The ninety seconds or so that Anka had spent in the crowded elevator box were not nearly enough to allow them to recover from the hell that is freshly-waxed vinyl and aluminum. Even on floors with official government buildings, lit-up billboards make navigation a nightmare. Anka finds themselves almost happy that they had twice received tickets at work that required resolution up here, as they're mostly familiar with the path. Both "almost" and "mostly" are operative adverbs, though; the debt they were sent into still lingers, and the path to the courthouse remains lucrative to a degree. Two and a half wrong turns and several readjustments later, Anka finally arrives in the thankfully dim courthouse. They take greedy sips of their canteen, water with just a hint of raw alcohol soothing their throat and dulling their senses. As they drink in their water, they can't help but drink in the scenery, their open eyes more than eager to gaze at anything that doesn't emulate the sun in its brightness. The floors are soft linoleum, tiled to look almost like smooth stone. The walls are a utilitarian grey, fake candles wired to the wall providing an ugly but thankfully soft and yellow glow A few armed guards stand scattered about the main hall. The cops eye Anka warily, as if trying to discern whether someone drinking water could be construed as a threatening act. With a gasp, Anka finally tears themselves from the bottle, adjusts their jacket, and heads over to the counter, canteen clipped safely to their belt loop.
A tired pale woman sits behind a clear plastic barrier, unamused by Anka's intrusion. With a sigh, she pulls herself forward in her chair and places her hands back on her keyboard. Before Anka can say anything, she speaks.
The “please” sounds more like a barb than a pleasantry, and Anka finds themselves instantly put off by the amount of distaste packed into a mere two words.
The receptionist scoffs quietly, or as quietly as someone could scoff.
Anka winces. Although they’d quite like to say something in response to the woman’s terseness, they recall the several armed goons in the building who would like nothing more than to release some stress by pulling a trigger, and proceed.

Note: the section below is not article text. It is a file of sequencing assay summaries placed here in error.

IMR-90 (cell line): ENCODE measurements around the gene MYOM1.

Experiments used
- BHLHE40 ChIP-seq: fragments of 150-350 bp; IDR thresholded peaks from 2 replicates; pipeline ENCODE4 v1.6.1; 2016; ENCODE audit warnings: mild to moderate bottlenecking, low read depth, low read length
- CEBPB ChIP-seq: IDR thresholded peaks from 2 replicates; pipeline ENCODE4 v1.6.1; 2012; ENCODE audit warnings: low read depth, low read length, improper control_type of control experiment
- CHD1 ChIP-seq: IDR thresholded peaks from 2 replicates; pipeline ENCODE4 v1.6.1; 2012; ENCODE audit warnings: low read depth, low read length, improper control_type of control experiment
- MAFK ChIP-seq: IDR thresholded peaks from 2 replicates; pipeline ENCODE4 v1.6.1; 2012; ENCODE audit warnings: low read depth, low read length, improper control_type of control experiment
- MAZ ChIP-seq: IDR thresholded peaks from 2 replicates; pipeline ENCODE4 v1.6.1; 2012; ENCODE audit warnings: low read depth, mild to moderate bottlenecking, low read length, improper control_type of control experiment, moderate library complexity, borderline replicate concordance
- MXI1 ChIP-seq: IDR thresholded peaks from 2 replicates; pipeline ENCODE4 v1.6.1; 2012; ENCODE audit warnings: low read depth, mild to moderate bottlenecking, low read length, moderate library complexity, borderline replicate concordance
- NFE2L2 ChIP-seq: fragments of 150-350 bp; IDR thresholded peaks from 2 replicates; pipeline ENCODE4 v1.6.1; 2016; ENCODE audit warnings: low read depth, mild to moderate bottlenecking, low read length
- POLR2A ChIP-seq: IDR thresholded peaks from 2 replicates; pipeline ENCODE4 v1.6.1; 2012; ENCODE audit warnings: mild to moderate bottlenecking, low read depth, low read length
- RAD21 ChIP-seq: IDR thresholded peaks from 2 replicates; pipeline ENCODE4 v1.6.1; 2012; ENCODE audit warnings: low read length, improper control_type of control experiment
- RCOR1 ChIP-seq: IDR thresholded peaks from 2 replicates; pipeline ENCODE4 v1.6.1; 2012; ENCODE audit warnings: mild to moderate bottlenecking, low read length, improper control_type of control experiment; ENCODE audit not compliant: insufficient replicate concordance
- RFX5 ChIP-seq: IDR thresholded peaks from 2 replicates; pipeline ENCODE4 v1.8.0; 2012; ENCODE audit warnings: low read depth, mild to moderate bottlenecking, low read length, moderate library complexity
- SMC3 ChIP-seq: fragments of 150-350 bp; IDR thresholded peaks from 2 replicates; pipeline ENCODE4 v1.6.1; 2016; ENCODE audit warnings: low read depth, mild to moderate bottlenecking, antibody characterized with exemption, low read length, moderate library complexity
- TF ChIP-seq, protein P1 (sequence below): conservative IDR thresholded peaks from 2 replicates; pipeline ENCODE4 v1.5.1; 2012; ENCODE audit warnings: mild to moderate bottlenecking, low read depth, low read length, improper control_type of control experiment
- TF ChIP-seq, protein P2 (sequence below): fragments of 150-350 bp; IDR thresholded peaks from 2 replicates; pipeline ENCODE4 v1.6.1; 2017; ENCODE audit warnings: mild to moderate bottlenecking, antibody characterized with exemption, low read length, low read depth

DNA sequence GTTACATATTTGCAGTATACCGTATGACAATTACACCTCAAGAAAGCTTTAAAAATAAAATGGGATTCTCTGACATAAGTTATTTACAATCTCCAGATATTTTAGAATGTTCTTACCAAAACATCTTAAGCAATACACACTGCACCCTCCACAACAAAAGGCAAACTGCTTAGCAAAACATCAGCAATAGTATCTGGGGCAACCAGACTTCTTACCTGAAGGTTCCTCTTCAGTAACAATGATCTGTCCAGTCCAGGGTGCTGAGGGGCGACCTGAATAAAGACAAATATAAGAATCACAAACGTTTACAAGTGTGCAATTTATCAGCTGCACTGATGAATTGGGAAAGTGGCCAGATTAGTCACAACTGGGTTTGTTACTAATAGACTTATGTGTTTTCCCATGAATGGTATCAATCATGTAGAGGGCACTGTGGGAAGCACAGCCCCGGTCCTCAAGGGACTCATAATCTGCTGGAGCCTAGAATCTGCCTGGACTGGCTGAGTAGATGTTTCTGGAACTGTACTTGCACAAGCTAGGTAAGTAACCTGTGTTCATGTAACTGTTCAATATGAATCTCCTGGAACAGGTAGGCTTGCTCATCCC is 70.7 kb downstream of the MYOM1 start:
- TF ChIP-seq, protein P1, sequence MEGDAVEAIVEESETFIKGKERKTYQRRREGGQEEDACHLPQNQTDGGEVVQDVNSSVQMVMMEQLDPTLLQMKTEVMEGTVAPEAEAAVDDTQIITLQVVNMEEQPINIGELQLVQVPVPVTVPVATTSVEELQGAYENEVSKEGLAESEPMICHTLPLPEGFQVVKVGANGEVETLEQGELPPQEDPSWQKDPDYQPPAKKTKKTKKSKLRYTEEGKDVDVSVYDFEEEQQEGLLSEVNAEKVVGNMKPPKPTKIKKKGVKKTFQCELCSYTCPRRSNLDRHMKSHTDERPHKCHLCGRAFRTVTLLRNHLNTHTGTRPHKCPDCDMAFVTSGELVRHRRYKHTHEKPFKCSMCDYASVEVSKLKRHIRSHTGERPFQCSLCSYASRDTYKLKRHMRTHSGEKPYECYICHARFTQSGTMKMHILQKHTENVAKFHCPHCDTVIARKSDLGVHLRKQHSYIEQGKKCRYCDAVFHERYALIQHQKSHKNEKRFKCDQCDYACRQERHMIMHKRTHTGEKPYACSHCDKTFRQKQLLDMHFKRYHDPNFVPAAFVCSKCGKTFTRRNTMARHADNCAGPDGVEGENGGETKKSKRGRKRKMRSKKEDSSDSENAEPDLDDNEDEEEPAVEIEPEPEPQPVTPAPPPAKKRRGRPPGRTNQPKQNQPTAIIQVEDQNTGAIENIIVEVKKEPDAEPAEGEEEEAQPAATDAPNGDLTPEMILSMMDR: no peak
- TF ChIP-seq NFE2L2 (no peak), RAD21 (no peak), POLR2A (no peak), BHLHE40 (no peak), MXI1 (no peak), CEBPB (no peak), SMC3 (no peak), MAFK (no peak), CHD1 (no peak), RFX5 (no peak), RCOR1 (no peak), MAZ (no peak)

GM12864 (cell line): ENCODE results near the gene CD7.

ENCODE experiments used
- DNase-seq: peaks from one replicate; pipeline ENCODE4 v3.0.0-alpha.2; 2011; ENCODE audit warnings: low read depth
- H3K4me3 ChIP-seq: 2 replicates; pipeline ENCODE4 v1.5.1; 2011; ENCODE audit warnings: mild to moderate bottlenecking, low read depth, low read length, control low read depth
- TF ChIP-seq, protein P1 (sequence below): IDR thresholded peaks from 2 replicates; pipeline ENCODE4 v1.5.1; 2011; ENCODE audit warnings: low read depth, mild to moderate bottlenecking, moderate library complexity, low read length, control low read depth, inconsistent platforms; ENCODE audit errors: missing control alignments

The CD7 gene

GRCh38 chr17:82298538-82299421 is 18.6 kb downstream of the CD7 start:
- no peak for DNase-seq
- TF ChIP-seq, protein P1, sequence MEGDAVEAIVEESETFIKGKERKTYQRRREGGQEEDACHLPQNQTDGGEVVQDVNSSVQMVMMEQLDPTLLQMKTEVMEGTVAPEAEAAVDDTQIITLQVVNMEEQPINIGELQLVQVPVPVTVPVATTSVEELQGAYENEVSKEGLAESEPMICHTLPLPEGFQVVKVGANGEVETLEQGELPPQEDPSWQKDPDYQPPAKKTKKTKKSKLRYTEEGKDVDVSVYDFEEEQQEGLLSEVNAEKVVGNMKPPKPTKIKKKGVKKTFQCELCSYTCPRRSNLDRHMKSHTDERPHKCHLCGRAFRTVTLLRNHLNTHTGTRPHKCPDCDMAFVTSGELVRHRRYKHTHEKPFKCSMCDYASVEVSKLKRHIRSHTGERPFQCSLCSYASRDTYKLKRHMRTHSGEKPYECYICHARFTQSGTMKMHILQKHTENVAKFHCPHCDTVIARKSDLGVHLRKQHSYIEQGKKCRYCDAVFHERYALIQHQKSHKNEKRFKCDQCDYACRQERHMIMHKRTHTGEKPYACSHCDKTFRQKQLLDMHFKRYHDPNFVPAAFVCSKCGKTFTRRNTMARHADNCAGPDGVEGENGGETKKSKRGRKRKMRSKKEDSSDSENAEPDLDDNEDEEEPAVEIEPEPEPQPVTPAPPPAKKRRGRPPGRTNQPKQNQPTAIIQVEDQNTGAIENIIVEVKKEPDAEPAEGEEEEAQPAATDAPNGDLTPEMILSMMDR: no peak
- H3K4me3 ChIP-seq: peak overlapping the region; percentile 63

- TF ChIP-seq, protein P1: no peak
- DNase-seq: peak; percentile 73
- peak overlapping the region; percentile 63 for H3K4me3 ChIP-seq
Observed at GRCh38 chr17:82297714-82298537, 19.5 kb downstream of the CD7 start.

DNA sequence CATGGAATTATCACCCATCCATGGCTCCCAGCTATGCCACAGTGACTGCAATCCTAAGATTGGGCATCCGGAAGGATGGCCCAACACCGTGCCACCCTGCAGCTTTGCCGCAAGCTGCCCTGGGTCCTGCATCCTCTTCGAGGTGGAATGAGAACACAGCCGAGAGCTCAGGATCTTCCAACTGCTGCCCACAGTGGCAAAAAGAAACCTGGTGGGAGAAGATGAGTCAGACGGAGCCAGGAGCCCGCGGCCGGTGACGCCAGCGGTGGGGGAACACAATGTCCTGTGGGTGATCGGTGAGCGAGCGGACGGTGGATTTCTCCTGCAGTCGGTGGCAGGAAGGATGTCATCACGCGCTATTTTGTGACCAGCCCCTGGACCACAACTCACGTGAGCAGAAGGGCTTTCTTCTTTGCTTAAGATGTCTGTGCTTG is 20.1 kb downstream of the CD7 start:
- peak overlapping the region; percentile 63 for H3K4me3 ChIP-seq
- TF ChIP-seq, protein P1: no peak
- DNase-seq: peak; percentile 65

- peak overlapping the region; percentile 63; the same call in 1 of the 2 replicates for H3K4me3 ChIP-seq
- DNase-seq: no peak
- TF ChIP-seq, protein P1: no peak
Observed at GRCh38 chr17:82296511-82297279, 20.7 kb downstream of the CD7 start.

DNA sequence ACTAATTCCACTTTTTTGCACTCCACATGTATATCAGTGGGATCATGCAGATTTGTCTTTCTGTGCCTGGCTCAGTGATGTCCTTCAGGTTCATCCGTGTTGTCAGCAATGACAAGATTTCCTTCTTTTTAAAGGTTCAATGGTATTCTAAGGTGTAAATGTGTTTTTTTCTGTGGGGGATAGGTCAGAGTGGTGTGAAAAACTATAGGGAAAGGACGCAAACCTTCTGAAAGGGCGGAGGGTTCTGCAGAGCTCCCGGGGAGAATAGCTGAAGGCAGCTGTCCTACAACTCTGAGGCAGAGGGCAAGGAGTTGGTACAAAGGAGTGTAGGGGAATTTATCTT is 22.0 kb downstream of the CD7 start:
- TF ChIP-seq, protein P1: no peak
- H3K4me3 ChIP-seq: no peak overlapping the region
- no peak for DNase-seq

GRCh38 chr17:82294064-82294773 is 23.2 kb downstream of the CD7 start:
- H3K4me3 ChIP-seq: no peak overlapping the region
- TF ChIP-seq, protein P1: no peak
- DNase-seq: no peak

They pull the twice-crumpled sheet of re-recycled paper out of their pocket and slide it under the barrier. The woman fails to make any attempt to hide her displeasure with the state of the document, daintily stretching apart each corner in an obvious attempt to minimize contact with anything Anka's touched while also making the damn thing legible. The woman checks her watch in the process and hastens the proceedings.
The direct insult comes as a surprise, standing in stark contrast to the professional malice from earlier. Confused, Anka quickly examines themselves. They're wearing a ragged black jacket, the bottom pockets of which have long been lost to wear and tear at the harbor. Their jeans are worn, but surprisingly entirely intact. To be honest, this is one of their nicer outfits. They jerk their eyes back to the woman, who seems to be unsatisfied with Anka's lack of shame.
Before Anka can respond, the woman darts into a backroom. Anka snorts. Maybe it was the lady’s lunch break. They sigh and calm themselves. It's far from the time to be getting agitated in a court of law- what are they, a prosecutor? Chuckling at their own lazy joke, they meander along towards the entrance- a double door made of what is very obviously fake wood. Not as though anyone'd have real wood up here, anyway. Taking in the sights one more time, Anka leans against the wall and closes their eyes, just for a second.
Startled from their micronap, Anka stands up straight, eyes darting around for the source of the voice. They quickly find it- a short man stands opposite them, well-kept but receding black hair and a shabby suit clearly marking a standard forties' businessman. His hollow blue eyes stare up at them, a clear tell that his small talk is little but a mask to hide his exhaustion.
Seemingly taken aback by Anka's bluntness, the man chuckles politely.
Anka sighs quietly. They're not looking forward to spending any more time with this dude, or anyone in particular.
...At least, anyone that isn't Lali.
He winks, for some reason. There's an awkward pause, just for a second, but Eckhart clears his throat before Anka can think of something inane to fill the silence.
Before they can try to figure out whether or not he's actually fucking serious or not, he pushes his way through the double doors.
Anka sighes another long, defeated sigh, and follows after him, the doors shutting behind them.
They’re filled with dread for the second time this morning, and they get the feeling it won’t be the last time today.